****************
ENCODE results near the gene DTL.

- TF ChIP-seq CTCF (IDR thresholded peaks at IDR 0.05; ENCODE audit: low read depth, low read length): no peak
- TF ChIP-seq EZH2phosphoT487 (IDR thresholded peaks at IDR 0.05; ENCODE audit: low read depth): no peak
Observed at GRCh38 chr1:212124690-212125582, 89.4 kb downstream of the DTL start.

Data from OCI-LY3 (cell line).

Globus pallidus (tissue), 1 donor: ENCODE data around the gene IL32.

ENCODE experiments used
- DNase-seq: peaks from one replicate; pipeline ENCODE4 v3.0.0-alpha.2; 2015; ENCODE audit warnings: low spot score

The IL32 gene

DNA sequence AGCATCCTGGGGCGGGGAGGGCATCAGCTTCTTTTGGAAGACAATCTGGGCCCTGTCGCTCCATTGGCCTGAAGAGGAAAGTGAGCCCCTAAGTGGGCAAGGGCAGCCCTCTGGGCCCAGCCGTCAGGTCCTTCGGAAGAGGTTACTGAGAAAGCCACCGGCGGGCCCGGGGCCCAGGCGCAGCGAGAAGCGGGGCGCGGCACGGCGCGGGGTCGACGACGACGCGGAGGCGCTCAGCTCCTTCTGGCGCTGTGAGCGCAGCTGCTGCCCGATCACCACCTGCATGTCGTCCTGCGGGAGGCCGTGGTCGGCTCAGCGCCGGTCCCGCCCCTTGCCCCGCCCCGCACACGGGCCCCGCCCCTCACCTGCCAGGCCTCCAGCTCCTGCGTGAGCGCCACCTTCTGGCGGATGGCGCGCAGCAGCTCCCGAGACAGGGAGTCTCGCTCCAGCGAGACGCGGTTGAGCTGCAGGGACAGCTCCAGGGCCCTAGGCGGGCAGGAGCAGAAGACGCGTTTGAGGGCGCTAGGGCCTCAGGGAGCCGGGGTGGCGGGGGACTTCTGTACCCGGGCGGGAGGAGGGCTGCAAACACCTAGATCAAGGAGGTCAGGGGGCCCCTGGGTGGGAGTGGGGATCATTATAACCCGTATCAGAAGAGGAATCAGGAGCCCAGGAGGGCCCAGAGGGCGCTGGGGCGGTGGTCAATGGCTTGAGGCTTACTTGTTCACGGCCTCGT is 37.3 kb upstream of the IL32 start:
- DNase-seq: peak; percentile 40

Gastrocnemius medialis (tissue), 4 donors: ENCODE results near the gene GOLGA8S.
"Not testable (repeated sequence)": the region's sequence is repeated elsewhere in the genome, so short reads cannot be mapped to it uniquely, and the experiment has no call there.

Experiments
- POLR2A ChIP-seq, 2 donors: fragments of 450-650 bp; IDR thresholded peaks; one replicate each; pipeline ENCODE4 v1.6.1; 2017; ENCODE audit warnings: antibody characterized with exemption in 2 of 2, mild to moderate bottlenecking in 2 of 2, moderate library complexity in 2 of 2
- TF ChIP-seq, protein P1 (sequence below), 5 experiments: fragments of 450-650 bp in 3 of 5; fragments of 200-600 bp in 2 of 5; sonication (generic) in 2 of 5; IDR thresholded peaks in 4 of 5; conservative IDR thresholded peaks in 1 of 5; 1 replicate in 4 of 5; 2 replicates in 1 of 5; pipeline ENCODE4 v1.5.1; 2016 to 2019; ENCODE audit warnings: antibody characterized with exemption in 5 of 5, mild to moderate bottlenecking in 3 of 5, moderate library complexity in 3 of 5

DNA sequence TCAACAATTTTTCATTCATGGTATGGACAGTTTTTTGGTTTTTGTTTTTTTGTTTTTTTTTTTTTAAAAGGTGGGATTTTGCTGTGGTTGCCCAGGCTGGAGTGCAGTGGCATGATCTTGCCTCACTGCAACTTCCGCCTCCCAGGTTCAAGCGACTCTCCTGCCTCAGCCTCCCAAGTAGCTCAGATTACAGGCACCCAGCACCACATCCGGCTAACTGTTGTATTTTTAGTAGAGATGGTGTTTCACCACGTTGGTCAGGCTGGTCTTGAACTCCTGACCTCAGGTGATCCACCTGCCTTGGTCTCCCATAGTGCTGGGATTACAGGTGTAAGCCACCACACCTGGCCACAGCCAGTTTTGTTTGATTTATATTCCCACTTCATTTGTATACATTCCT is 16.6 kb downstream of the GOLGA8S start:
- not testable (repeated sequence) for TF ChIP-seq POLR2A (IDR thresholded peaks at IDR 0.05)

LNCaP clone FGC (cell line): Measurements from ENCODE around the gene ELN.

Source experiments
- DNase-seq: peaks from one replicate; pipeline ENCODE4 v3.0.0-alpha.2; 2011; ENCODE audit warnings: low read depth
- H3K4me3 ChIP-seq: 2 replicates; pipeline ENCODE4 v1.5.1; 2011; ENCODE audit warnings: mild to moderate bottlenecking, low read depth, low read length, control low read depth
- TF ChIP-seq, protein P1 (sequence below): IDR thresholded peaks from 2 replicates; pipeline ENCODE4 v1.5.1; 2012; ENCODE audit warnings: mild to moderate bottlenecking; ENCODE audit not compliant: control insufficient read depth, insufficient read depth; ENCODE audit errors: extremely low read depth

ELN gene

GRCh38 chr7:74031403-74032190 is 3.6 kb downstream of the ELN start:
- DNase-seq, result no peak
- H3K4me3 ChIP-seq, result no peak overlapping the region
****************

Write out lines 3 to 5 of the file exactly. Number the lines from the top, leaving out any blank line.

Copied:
- TF ChIP-seq EZH2phosphoT487 (IDR thresholded peaks at IDR 0.05; ENCODE audit: low read depth): no peak
Observed at GRCh38 chr1:212124690-212125582, 89.4 kb downstream of the DTL start.

Data from OCI-LY3 (cell line).